Penguin, what’s so bad about buying links to your site?

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In the past, we’ve all known in the SEO world that to rank high for a particular keyword, all you had to do was get lots of links back to your site with the desired keyword in the anchor text and Google would count those as popularity votes. If each backlink counted as a vote for your site for that keyword, then lots of votes told Google to send more traffic to your page. More links equals more relevancy, right?

Well, enter the Penguin update from Google that more closely examines those backlinks. Chances are, if you bought or rented links from other link builders or blog networks, those links were all junk. Now, what I mean by junk links would be links that are totally irrelevant to the page content where they reside. In examining some of these links, I’ve noticed they appear in footers or sidebars as stand-alone links with keyword anchor texts. Some of the linking domains were all different, but forwarded to the same blog. Thinking about it retrospectively, it makes sense how someone would think, “Hey, I’ll just create a ton of blogs and link back to other sites, as well as within the network, then charge people for the service.” Again, the more links, to more relevant, the higher Google will rank your site for your keywords, right? What value are those links to people? When you buy junk links like this, you’re just asking for Google’s Penguin to come sit on your face and kill your keyword rankings–bye bye traffic, too.

So, enter the post-Penguin update SEO world now. Links are still important, so how can you get good links in? Google is looking for linking to occur naturally, as if searchers will just know how to link to your site from usable content and actually take the time to do it. I don’t know about you, but I don’t have time to wait around for that. Sure, offering highly valuable, useable content up to the web as link bait is more essential now than ever. I intend to fully offer good content and infographics to relevant industry blogs and forums. However, there are a few ways to buy links to your site in a natural, relevant manner.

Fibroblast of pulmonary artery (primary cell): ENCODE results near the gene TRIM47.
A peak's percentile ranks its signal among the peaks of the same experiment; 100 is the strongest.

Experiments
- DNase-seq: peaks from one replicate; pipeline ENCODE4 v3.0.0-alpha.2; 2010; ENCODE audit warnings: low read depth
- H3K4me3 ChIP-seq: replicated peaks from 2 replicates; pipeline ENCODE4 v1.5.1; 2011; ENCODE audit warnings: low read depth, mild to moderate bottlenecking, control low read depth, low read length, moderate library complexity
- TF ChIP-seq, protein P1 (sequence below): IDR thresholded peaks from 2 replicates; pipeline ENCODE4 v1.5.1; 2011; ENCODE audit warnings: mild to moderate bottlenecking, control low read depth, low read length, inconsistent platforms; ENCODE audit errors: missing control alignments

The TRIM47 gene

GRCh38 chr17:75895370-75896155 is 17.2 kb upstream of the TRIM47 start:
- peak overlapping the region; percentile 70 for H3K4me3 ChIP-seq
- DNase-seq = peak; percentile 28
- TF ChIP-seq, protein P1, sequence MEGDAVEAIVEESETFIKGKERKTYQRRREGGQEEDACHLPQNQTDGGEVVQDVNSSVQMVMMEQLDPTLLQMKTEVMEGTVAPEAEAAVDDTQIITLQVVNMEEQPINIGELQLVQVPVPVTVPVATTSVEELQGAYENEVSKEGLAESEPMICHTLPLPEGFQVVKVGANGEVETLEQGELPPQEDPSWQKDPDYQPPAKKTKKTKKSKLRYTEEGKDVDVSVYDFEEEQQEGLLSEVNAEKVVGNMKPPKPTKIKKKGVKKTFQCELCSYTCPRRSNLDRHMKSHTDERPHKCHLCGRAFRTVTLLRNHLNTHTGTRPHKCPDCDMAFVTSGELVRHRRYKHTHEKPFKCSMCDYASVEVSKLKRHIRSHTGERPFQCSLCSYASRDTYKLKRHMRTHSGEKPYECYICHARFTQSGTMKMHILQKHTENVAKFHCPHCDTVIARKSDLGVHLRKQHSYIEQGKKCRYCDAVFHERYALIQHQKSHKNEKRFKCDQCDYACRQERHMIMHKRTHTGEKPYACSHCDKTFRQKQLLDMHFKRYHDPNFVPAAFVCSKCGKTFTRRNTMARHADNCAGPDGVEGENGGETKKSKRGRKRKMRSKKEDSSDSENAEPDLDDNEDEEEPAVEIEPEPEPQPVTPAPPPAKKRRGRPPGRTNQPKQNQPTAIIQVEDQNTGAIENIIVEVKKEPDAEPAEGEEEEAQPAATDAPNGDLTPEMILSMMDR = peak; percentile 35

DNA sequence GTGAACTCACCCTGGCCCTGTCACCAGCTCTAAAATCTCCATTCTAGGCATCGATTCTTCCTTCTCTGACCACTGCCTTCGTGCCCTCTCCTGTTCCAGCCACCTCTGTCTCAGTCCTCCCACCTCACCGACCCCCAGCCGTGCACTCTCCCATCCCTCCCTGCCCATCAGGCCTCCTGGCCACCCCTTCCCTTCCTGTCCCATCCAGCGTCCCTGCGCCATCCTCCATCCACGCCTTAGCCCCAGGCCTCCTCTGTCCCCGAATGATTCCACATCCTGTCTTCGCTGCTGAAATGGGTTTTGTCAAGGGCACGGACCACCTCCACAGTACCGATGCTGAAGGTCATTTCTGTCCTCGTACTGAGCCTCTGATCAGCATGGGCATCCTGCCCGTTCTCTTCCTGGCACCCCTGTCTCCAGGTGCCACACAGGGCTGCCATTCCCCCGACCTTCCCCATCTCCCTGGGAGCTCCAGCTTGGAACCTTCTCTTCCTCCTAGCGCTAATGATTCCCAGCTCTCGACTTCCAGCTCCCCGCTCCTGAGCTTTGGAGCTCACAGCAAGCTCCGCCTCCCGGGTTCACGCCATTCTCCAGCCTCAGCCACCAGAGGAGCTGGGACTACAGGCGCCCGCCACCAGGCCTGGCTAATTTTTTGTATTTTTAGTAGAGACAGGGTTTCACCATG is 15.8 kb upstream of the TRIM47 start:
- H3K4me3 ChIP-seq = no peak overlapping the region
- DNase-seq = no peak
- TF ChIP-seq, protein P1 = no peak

In order to buy good links, start by evaluating your business relationships. With whom have you done business, both personally and professionally? One of our clients supplied a huge university with all their sporting gear. I suggested contacting them for a link to reward the great service he provided. Furthermore, he could ‘buy’ a link from them in the form of a discount on their next order or some other offering. Another client is part of his industry association. Why not open some dialogue with them about getting a link for a sponsorship? Speaking of sponsorships, what about sponsoring a race or plant a tree foundation, etc.? Such events are frequent and can not only pass some good link juice, but help out folks in a good cause, too. Such sponsoring can lead to a great press release and enhance company image.

There are several ways to diversify your link building strategy and still get good links to your site. Just remember that ultimately Google wants relevant results. That’s how they got so good to begin with. If your links are legitimate and valuable, you’ll build a portfolio with a long-term strategy for success. Sure, Google isn’t returning the best results right now after this latest Penguin update, but they will continue to improve and try to clean up the web from these junk links. At Page Logic, we have several more ideas to get legitimate links to your site. We’ll show you how.

Scott Eggenberger


About the Author:

Shunning stuffy occupational titles, I'm the self-appointed On Page Ace! I've been a writer and editor for over 15 yrs now and enjoy optimizing a page so Google, Yahoo, and Bing know what it's about. It's fun to see clients succeed in their business for their keywords and know you've helped achieve those results. I am a big fan of Real Salt Lake soccer club and enjoy soccer, yoga, mindfulness study, volleyball, hiking, camping, and spending time with my family. Lots of chocolate doesn't hurt either...

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